Czech anarcho-syndicalism

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syndicalist
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Sep 22 2017 02:46
Czech anarcho-syndicalism

Looking for information on pre-WWII Czech anarcho-syndicalists.Apparently there was a "FAU-C Freie Arbiter-Union ( Czechoslovakia)". I thought there was also another grouping, perhaps earlier in the 20th century, of revolutionary and/or anarcho-yndicalists.

Rocker mentions "Czechoslovakia" but no organization.

I've come across these two pieces of info this far:

"Anarchism started here in the 1880s as a youth section of a patriotic and liberal movement against the Austro-Hungarian monarchy. When the Social Democratic Party was established, its left wing was represented by Libertarian Socialists, but after several years they were forced to break away. Until WW1 the most powerful current of Libertarianism was Anarcho-Syndicalist. A stronghold of Czech Anarcho-Syndicalism was in the Northern Bohemian mining regions. Anarcho-Syndicalists were soon organising their own union federation, the Czech General Union Federation (the CGUF). Repression by the state strangled the CGUF in 1908, but could not destroy the Syndicalist spirit
among workers and new Syndicalist unions like the Regional Miners Unity were formed." (https://libcom.org/history/anarchism-czech-republic)

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"Anarchism and Anarchosyndicalism

The social bases of anarchism were created by the
north-bohemian miners and the labourers in the textile industry.
Understandably, those were not satisfied by individualistic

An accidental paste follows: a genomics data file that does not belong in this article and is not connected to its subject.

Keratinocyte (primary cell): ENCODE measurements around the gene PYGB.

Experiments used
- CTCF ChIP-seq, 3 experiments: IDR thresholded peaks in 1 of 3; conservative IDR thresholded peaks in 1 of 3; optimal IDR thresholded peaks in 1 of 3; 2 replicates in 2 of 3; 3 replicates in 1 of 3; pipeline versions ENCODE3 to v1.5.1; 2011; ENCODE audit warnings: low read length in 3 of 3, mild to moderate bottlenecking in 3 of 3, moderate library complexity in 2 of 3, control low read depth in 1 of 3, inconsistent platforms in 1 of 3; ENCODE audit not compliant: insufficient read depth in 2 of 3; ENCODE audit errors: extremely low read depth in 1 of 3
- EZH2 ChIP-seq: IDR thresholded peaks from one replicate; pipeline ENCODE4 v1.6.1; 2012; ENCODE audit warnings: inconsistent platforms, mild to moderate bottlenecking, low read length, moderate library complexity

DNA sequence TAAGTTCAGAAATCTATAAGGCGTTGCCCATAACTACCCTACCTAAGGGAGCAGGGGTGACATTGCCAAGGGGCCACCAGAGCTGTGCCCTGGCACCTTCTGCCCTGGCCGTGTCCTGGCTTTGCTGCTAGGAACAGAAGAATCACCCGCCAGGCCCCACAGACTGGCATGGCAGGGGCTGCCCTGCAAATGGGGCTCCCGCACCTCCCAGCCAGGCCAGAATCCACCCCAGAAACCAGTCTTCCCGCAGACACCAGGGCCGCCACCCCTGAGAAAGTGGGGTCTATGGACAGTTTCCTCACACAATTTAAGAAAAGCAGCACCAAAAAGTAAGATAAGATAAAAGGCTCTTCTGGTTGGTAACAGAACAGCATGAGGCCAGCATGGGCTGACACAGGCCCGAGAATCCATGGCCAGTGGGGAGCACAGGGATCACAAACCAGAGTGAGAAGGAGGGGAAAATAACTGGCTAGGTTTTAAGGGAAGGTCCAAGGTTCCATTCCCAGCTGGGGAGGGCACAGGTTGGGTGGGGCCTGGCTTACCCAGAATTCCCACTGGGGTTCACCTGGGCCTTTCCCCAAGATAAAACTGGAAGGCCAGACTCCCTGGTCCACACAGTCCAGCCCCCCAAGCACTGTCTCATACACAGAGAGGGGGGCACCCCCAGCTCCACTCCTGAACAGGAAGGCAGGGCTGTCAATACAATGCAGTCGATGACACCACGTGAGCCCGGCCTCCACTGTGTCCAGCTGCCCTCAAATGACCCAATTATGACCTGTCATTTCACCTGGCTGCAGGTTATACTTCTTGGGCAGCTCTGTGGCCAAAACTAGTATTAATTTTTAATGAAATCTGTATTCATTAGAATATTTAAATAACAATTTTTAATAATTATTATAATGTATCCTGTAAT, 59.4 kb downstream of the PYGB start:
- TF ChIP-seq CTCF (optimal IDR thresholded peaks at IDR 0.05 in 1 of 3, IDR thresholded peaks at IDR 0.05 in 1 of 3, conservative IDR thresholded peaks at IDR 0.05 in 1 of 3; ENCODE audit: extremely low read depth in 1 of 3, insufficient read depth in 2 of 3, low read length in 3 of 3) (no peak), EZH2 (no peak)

proclamations and secret unions. The inability of organization was
clearly exposed in 1896, when there was a 12-day-long mining strike.
Eight thousand miners got involved and several attacks on the mine
officials, strike-breakers and the mine equipment occurred. But this
was used as a pretext for the army, that strongly suppressed the strike,
and as a consequence many of the involved were punished by firing
or expulsion from the country. A litle more succesful was a mining
strike in January 1900, held in Austria and organized by the
social democrats (anarchists actively participated).

A meaningful inspiration for the anarchists was the
anarchocommunism of Kropotkin. This helped them to overcome the
original individualism and at the same time it connected the
partiality to mutalism and cooperating societies in the conception of,
e.g., V. Korber. A small anarchist loan office is founded and several
cooperative project are created, but altogether they were not very
successful.

Another inspiration is revolutionary syndicalism. In 1903, after
several years of discussion, the North-bohemian mining federation
(SeveroËesk· hornick· federace, SHF) arose with about eight
hundred members, and a year later two other important
organizations. Czech anarchist federation (»esk· anarchistick·
federace, »AF) with several hundreds of members was intended to
be clearly defined and diffusing anarchist ideas. The Czech Federation of
All Unions (»esk· federace v?ech odbor?, »FVO) (about 1200
members) was intended to be a radical sectional organization.
According to S. K. Neumann, poet and anarchist activist, and to the
notions of the »AF members, it was to be the "brains" of the
movement, while »FVO its "fist", in which vanguardist aspirations
are visible. That was with what the syndicalistic founders of »FVO
could never agree. They weren't just apolitical syndicalists, on the
contrary, they were propagandists of anarchism for a long time. New
specific anarchist group was formed, which headed »FVO, mainly
by K. Vohryzek (1876-1933), a talented self-taught person,
translator, editor and activist. Thanks to his linguistic skills he
was in contact with the world's movement. He was able often to
publish magazines of high quality - Nova Omladina in his edition
was published three times a week. His personal tendency towards